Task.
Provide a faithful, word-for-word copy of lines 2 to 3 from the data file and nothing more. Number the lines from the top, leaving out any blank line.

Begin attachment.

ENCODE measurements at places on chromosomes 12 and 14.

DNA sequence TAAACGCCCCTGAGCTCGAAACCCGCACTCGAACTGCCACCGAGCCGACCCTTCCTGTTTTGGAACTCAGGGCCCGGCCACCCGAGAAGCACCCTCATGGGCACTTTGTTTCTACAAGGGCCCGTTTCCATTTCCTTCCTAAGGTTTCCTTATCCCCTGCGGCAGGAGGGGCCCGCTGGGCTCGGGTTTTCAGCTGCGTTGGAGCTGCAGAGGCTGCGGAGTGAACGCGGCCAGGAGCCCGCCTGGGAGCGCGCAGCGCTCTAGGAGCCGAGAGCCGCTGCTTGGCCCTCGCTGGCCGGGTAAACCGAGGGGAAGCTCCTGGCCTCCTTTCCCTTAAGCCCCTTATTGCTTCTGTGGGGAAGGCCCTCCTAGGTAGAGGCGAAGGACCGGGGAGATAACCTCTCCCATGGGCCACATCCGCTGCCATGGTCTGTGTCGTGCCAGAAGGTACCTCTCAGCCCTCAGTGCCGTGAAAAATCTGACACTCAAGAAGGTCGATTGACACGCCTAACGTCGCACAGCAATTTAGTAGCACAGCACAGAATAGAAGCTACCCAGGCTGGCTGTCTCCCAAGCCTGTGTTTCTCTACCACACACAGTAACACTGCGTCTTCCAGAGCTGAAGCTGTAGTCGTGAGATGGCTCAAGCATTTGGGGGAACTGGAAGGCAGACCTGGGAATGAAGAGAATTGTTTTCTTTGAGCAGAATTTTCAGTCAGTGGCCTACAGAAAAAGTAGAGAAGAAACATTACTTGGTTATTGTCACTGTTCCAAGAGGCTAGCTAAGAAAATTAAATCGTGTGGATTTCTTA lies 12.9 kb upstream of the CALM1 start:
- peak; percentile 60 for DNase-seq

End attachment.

DNA sequence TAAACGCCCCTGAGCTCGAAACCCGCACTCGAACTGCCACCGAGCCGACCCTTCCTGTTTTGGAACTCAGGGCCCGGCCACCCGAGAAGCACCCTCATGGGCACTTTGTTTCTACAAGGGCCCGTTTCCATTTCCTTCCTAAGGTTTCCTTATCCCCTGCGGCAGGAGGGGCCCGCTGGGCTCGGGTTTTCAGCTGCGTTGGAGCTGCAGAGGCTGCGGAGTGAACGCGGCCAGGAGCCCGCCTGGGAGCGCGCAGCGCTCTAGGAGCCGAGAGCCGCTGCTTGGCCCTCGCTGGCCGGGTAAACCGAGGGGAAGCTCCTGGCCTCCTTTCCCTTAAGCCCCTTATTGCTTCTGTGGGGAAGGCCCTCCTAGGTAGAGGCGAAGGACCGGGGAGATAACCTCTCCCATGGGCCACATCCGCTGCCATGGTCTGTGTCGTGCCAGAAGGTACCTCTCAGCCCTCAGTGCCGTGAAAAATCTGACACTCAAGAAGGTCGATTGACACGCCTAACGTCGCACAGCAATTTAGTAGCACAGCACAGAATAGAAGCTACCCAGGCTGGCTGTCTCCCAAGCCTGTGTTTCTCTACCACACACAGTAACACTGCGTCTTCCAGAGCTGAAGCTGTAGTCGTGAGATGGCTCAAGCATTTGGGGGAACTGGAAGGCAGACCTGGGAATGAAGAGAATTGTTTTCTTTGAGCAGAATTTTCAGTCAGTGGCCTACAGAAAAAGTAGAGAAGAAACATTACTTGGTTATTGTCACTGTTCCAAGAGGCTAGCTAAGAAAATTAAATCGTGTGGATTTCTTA lies 12.9 kb upstream of the CALM1 start:
- peak; percentile 60 for DNase-seq